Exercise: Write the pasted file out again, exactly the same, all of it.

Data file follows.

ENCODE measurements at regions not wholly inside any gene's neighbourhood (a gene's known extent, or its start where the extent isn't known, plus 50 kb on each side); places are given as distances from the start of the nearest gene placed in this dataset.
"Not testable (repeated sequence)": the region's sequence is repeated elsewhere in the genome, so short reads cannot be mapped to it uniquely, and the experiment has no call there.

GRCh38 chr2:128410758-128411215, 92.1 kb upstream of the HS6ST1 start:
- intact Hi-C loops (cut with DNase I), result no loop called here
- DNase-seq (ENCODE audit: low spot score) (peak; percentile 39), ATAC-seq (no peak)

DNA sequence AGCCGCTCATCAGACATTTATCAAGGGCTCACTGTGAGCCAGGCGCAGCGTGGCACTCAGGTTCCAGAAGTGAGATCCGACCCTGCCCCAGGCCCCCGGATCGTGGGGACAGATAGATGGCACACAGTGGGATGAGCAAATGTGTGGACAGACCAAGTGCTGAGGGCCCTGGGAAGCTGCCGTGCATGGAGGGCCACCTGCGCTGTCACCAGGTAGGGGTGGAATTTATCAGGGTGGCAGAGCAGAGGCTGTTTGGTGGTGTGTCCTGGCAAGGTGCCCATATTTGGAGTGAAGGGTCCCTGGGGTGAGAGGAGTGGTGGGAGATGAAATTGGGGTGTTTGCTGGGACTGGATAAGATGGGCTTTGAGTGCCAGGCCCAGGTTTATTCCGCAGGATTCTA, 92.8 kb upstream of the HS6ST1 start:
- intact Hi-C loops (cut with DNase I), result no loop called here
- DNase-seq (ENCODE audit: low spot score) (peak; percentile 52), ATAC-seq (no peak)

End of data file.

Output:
ENCODE measurements at regions not wholly inside any gene's neighbourhood (a gene's known extent, or its start where the extent isn't known, plus 50 kb on each side); places are given as distances from the start of the nearest gene placed in this dataset.
"Not testable (repeated sequence)": the region's sequence is repeated elsewhere in the genome, so short reads cannot be mapped to it uniquely, and the experiment has no call there.

GRCh38 chr2:128410758-128411215, 92.1 kb upstream of the HS6ST1 start:
- intact Hi-C loops (cut with DNase I), result no loop called here
- DNase-seq (ENCODE audit: low spot score) (peak; percentile 39), ATAC-seq (no peak)

DNA sequence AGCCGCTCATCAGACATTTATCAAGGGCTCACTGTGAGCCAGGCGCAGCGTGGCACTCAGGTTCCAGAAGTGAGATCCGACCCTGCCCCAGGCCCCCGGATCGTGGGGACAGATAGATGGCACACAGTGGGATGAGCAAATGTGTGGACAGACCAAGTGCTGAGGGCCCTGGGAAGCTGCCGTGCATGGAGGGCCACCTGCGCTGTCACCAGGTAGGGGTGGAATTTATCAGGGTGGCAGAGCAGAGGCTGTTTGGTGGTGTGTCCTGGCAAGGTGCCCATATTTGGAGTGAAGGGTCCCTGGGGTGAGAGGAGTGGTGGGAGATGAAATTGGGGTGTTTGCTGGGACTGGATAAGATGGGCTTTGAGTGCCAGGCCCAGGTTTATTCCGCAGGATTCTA, 92.8 kb upstream of the HS6ST1 start:
- intact Hi-C loops (cut with DNase I), result no loop called here
- DNase-seq (ENCODE audit: low spot score) (peak; percentile 52), ATAC-seq (no peak)